The second album from Of Monsters and Men sees the Icelandic folk-rock quintet looking inward and attempting to render that most rocky and scarred of landscapes: the human psyche.

As frontwoman Nanna Bryndís Hilmarsdóttir explained in a recent making-of clip, she and the band pointed their collective pen at the unattractive qualities that lurk within. Charmingly, the entire band sits in a circle over chocolate and coffee and ruminates over lyrical imagery and the overall feeling they're trying to convey in a given song. The five members often do this for hours, and sometimes do so in relative silence, which just goes to show how much thought and effort goes into their creative process.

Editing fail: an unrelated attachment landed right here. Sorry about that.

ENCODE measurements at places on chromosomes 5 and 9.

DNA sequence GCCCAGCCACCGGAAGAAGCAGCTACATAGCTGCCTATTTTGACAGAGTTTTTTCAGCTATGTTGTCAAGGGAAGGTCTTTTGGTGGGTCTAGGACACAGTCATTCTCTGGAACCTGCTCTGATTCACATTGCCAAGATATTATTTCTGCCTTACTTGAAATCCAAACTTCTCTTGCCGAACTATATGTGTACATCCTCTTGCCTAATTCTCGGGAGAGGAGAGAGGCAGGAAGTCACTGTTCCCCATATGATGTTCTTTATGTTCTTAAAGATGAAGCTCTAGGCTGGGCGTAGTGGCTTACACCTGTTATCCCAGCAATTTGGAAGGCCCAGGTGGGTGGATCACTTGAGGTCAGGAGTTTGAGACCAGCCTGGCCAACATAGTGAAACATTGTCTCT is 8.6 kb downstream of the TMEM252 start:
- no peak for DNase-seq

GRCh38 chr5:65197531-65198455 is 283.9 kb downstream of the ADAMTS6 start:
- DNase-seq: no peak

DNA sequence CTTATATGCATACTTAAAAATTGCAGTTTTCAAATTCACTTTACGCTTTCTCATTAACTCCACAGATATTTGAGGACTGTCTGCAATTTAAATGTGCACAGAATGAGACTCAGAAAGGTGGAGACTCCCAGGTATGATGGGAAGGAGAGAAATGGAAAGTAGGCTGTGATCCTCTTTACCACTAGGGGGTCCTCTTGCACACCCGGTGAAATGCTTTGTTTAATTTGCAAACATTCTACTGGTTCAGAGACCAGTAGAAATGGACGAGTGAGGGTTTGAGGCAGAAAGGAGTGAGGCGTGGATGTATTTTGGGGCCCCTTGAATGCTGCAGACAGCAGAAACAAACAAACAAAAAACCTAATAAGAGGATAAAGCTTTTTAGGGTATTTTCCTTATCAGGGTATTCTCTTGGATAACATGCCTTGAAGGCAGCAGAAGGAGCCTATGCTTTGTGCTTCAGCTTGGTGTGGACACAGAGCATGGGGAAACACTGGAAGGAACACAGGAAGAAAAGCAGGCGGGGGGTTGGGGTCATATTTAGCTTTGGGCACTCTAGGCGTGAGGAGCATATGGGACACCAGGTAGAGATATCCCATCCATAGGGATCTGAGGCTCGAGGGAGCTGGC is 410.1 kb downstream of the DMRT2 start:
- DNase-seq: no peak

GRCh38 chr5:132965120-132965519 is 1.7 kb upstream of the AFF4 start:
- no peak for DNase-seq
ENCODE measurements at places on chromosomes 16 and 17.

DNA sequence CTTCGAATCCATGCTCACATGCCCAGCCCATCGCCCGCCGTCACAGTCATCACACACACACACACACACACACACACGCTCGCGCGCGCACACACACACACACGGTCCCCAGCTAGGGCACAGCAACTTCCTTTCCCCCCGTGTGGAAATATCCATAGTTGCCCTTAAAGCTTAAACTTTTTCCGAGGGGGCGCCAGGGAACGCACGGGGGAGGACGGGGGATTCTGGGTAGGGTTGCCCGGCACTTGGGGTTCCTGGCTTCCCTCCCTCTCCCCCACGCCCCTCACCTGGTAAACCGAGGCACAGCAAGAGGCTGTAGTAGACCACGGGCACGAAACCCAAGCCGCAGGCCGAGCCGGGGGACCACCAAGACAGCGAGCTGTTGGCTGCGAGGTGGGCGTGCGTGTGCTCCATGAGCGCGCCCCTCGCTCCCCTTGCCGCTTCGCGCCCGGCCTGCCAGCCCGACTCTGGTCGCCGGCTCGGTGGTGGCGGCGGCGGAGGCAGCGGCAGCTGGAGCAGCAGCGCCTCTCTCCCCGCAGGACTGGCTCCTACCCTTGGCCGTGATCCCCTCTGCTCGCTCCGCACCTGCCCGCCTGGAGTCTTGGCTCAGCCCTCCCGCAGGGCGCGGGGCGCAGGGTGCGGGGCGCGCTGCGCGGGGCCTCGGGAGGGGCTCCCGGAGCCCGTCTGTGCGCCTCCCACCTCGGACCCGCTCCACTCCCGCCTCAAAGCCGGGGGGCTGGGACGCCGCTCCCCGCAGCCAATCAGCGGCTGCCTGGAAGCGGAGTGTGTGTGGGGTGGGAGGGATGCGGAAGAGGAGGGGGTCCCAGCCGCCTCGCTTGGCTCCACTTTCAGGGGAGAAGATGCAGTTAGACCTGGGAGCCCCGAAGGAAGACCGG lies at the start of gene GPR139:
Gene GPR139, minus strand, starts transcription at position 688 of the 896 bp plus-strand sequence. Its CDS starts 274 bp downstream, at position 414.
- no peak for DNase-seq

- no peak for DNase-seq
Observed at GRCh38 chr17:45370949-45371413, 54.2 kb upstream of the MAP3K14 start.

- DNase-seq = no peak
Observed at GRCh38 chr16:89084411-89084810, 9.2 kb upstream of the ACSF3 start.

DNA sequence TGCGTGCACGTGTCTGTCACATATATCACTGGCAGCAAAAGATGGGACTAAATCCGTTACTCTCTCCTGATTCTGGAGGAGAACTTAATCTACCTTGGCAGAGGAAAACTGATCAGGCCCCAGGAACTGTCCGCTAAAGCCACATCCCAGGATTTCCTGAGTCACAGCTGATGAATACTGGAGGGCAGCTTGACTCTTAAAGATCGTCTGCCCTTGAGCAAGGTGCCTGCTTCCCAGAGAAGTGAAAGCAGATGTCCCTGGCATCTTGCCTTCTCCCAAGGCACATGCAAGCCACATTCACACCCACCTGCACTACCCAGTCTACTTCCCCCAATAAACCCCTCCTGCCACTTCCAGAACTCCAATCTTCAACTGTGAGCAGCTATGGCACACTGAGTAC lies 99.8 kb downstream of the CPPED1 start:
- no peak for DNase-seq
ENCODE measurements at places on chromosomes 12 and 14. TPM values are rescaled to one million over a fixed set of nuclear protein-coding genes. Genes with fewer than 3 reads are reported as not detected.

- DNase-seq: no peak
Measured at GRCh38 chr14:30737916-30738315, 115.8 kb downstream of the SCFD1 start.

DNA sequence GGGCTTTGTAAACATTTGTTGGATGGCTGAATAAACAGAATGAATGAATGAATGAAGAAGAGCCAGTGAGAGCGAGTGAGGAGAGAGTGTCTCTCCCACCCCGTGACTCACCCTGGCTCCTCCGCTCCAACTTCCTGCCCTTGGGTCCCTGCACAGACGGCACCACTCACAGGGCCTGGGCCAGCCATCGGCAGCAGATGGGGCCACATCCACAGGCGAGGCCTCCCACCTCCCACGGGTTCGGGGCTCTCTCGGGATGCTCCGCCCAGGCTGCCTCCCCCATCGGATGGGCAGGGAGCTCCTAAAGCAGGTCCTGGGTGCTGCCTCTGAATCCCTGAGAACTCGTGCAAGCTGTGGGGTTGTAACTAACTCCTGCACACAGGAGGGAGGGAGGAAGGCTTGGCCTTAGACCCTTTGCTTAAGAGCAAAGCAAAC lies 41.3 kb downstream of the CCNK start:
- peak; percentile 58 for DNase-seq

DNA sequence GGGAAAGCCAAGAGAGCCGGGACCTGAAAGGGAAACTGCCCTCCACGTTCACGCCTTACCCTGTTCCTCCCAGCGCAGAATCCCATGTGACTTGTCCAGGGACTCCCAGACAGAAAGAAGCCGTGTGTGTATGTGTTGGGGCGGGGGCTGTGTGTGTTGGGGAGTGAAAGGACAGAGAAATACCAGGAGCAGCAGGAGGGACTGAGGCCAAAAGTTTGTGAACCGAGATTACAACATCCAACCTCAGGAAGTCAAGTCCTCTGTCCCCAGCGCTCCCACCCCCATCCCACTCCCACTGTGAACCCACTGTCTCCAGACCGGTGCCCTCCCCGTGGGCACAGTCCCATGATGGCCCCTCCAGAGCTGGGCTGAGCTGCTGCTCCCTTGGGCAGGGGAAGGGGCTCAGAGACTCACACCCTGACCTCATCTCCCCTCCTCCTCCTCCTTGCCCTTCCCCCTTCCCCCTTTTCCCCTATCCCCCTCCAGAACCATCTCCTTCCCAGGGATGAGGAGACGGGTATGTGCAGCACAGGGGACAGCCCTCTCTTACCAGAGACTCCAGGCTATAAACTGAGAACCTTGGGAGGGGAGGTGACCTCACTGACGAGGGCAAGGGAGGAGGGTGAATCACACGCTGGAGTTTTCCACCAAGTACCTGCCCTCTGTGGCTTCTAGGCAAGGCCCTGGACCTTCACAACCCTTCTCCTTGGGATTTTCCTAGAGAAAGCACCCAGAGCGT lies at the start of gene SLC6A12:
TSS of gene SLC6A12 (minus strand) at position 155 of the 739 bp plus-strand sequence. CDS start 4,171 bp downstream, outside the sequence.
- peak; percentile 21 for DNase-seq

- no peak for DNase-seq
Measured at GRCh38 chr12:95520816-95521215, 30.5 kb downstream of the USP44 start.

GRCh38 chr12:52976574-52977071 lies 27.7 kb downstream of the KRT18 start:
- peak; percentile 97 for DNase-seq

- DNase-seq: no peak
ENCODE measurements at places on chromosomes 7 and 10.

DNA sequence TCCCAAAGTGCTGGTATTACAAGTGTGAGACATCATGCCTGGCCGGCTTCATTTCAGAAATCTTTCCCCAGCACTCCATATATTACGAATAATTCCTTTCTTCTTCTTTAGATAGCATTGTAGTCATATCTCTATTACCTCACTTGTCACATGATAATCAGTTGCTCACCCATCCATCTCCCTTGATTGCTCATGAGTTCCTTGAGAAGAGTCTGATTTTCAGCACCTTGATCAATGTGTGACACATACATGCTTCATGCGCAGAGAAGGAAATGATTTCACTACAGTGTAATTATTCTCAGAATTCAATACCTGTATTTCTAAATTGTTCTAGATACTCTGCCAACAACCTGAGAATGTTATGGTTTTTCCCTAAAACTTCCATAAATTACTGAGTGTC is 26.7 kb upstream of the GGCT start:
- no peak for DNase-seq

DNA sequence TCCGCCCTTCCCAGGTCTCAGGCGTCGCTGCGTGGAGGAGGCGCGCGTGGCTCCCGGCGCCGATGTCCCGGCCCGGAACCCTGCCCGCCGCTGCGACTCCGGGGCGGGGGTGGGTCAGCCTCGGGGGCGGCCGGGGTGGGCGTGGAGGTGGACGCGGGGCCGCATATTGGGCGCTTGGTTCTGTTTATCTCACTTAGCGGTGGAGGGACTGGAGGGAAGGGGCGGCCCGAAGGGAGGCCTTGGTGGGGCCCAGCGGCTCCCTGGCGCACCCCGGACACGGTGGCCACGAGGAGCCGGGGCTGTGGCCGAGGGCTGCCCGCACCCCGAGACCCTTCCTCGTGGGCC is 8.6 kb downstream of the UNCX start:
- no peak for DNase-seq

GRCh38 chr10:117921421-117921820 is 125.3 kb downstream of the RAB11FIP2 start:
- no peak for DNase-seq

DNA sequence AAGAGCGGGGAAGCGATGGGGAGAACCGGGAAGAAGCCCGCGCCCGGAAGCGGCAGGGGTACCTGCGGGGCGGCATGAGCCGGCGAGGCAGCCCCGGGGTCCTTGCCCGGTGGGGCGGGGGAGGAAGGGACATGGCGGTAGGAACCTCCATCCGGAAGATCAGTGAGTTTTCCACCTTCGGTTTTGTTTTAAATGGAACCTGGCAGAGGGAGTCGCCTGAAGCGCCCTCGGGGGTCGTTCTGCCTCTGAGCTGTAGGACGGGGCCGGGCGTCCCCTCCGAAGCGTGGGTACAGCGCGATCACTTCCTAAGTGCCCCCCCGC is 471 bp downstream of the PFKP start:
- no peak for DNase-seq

This highly-collaborative approach gives the music on Beneath the Skin a clear sense that it's coming from a band that's put in the requisite time to gel as a unit. But don't get the wrong idea -- on paper the charcoal-toned cover art, the lyrical references to storms, and the general undercurrent of inner tension may give the impression that Beneath the Skin would be a solemn affair in terms of its sound, but the opposite ends up being true. Sure, co-producer Rich Costey (Muse, Death Cab for Cutie, Interpol, Foster the People) helps bring out the atmospheric side of the band on the album's more reserved passages, but in the end Of Monsters and Men's stock and trade remains a sprightly, acoustic guitar-driven sound. This time, though, by holding back just enough, the band brings out the strengths in its trademark marching groove.

More From